Cincinnati Chili – Cincinnati is to chili what Alabama is to barbeque sauce. In short, they’re both weird and nobody quite knows what to make of them outside of those regions. While they both may be delicious, they definitely don’t fit in to their respective categories as traditional preparations. Cincinnati chili starts off as most good chilis do with stewed meat - ground beef, in this case – but that’s when all Hell starts to break loose. Instead of actually putting chili in there, these Ohioans decided to add tomato, cinnamon (!?!), and a combination of spices usually Mediterranean in origin. I’ve even seen recipes that add chocolate but this doesn’t seem to be a universally accepted ingredient. The end result is served over spaghetti “5 way” with onion, cheese, and beans and, in truth, has more in common with a ragu than any chili that I’ve ever come across.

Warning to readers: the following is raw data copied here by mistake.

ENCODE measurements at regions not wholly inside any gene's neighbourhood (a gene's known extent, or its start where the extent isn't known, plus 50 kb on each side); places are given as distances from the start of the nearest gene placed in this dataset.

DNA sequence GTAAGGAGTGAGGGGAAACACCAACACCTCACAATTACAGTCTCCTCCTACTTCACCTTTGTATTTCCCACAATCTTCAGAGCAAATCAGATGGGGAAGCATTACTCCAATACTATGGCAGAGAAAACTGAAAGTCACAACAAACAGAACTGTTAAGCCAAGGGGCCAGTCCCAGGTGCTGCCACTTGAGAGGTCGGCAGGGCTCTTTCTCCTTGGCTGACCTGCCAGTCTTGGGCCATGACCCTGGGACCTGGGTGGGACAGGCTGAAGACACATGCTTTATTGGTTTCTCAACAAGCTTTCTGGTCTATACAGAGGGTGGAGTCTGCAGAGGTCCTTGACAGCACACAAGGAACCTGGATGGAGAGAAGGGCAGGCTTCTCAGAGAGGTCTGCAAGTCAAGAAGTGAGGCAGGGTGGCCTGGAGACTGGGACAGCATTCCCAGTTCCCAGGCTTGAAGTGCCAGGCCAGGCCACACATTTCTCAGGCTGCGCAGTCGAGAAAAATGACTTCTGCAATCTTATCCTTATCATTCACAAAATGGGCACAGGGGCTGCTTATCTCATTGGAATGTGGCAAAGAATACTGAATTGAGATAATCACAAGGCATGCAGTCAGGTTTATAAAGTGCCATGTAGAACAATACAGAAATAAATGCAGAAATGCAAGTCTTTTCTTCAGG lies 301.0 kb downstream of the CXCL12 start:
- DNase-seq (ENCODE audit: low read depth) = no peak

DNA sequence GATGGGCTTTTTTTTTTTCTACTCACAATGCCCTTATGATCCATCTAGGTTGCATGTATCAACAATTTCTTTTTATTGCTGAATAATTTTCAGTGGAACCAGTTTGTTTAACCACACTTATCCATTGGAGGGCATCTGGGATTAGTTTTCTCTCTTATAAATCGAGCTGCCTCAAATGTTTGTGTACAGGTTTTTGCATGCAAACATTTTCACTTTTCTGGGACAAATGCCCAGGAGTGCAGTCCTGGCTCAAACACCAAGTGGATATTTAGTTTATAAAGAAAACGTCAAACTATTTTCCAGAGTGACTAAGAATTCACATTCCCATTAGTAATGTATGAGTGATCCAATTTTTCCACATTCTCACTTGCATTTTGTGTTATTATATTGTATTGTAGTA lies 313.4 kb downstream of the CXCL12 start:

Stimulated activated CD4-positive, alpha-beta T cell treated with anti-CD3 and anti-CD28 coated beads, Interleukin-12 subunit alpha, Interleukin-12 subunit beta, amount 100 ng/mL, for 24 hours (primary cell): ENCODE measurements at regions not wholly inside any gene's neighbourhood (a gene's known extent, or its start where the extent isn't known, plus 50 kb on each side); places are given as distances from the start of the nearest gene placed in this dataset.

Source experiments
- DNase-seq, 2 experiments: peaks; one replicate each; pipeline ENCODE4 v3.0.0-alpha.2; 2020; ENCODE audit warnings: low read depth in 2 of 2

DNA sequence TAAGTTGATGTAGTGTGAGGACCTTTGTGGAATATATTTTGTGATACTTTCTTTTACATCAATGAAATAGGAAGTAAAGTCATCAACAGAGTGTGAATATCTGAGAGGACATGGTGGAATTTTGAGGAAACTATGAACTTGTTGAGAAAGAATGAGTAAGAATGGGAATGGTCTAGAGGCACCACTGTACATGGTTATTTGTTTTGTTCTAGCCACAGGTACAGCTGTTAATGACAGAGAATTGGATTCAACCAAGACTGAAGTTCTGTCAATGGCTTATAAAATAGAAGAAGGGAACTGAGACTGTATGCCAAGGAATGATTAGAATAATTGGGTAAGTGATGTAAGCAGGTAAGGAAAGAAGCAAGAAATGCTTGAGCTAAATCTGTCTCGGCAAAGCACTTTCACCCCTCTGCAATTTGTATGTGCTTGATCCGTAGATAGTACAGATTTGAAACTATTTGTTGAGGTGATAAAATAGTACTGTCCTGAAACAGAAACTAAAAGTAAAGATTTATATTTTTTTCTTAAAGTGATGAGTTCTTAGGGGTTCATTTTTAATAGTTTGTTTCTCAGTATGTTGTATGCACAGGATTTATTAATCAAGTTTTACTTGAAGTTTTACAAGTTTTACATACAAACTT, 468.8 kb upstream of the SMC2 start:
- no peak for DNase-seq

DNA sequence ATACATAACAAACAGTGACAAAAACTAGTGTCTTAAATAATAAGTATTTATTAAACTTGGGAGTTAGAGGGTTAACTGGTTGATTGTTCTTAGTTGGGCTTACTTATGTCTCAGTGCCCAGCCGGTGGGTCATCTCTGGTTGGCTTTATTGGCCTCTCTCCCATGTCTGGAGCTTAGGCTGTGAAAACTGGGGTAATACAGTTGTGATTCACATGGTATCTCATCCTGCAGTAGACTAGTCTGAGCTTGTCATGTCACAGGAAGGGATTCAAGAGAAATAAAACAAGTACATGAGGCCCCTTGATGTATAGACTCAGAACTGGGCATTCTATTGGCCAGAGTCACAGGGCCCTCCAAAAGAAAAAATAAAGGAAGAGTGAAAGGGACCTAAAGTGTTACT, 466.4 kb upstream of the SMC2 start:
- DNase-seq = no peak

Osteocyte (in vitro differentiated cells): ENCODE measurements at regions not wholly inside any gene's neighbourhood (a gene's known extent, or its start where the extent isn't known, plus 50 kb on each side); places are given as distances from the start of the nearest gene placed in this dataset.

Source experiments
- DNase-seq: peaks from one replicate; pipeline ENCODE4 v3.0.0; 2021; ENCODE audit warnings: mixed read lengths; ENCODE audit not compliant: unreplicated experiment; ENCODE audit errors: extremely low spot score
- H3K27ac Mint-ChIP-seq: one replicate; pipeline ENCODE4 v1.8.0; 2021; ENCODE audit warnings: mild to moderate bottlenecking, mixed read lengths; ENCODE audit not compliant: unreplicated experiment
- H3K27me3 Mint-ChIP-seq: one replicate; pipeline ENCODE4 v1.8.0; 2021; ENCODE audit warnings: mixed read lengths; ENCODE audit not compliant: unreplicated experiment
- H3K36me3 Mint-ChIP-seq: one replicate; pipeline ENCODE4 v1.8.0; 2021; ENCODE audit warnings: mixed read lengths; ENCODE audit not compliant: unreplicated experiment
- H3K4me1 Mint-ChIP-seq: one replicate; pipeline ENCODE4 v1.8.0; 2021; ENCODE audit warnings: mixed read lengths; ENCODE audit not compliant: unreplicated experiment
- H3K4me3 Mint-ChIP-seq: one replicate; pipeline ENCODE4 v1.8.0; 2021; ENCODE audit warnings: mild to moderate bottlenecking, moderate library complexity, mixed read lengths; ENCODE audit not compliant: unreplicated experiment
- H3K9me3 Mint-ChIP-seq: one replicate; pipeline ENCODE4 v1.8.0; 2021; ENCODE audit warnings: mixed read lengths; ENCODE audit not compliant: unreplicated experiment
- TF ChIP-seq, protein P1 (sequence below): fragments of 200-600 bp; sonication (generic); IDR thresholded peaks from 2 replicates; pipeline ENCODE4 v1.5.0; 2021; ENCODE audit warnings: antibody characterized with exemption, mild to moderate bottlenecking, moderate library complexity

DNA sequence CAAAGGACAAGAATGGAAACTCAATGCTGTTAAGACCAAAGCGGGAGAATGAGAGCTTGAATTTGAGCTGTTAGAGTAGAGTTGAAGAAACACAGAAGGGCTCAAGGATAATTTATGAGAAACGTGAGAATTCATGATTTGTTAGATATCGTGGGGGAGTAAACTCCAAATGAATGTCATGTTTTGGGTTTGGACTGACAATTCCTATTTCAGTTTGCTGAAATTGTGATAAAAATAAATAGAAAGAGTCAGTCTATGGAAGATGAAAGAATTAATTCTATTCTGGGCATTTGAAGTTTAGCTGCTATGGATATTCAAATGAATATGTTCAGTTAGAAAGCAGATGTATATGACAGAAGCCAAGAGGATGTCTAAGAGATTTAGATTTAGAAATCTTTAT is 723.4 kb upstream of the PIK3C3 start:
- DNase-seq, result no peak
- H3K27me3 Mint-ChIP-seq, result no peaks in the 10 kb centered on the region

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Hot Dog Chili – Coney Island dogs are served throughout the United States and typically contain hot dog chili, onions and various other accoutrements such as mustard or cheese. Most people assume they originate in New York due to their name but this is a fallacy. Although many of the immigrants that created this dish had their first hot dog on Coney Island after coming through Elllis Island, they waited until their move to Detroit and its outlying areas to really make it theirs. Between 1910 and 1920, restaurants and stands run by Greek and Macedonian immigrants began to sell their version of a hot dog topped with saltsa kima – the same meat sauce used in preparations of moussaka and pastitisio. They had to come up with a name for their delicious creation and Coney Island apparently had just the right mix of nostalgia for the creators and brand recognition for their patrons. At some point, the meat sauce took the name chili due to its loose resemblance to its Southern cousin. In spite of the name, I would argue that hot dog chili is more misnomer than anything due to the absence in most cases of actual dried chili and its closer resemblance to the Cincinnati style.